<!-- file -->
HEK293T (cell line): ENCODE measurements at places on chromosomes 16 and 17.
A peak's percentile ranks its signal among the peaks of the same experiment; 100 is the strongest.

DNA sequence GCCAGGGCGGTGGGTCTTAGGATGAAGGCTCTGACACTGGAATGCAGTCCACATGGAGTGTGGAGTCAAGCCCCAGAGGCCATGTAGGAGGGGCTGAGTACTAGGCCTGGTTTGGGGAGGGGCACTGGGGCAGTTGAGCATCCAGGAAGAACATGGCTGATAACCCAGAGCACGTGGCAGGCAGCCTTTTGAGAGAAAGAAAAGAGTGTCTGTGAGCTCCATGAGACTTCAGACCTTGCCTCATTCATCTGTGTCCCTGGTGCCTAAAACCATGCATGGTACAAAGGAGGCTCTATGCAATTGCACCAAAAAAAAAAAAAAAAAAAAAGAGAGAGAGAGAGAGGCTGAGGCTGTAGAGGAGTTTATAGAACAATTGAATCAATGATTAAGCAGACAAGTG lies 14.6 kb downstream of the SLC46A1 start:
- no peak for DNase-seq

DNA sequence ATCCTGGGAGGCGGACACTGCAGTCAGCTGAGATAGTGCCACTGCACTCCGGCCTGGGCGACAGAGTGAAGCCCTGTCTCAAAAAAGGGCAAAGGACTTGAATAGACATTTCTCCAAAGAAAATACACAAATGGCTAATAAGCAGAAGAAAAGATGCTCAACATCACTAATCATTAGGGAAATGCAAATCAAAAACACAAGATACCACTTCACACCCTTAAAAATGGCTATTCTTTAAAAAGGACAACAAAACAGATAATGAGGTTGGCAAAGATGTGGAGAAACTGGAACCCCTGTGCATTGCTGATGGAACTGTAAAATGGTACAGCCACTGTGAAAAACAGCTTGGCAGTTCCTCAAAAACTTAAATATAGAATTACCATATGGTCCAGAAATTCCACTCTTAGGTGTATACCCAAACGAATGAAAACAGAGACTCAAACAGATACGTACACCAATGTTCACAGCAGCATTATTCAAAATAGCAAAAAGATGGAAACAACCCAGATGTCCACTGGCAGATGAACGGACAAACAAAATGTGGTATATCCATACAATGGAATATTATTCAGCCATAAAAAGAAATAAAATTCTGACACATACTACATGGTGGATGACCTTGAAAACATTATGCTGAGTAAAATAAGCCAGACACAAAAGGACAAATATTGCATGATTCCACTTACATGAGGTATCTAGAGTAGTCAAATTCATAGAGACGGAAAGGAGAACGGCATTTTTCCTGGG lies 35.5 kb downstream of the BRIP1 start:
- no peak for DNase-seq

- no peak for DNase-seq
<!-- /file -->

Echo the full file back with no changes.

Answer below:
HEK293T (cell line): ENCODE measurements at places on chromosomes 16 and 17.
A peak's percentile ranks its signal among the peaks of the same experiment; 100 is the strongest.

DNA sequence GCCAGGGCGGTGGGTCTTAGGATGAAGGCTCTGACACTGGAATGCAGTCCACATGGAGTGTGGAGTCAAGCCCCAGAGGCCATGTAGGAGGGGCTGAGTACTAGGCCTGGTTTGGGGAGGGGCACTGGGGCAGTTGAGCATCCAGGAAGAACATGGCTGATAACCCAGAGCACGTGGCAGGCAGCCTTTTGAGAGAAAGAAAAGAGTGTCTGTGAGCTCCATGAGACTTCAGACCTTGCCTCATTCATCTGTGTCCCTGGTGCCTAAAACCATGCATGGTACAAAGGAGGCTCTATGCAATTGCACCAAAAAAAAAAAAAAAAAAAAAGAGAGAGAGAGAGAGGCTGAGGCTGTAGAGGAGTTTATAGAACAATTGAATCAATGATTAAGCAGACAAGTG lies 14.6 kb downstream of the SLC46A1 start:
- no peak for DNase-seq

DNA sequence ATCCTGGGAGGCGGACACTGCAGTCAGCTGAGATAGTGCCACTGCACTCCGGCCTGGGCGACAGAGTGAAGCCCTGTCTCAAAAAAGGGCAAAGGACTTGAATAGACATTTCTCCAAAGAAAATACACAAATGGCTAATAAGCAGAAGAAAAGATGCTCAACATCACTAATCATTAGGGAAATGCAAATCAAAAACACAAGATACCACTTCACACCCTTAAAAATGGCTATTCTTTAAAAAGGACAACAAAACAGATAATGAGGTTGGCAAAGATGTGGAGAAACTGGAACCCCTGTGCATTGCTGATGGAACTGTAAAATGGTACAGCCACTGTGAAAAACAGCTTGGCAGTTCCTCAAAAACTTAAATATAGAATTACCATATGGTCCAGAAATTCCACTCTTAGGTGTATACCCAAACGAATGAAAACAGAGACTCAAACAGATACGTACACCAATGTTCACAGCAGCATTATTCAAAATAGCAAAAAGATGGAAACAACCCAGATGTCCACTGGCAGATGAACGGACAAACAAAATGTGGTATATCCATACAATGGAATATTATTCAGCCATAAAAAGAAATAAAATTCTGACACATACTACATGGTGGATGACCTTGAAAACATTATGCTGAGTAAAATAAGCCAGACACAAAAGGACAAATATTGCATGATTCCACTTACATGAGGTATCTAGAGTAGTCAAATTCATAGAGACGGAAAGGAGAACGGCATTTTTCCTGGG lies 35.5 kb downstream of the BRIP1 start:
- no peak for DNase-seq

- no peak for DNase-seq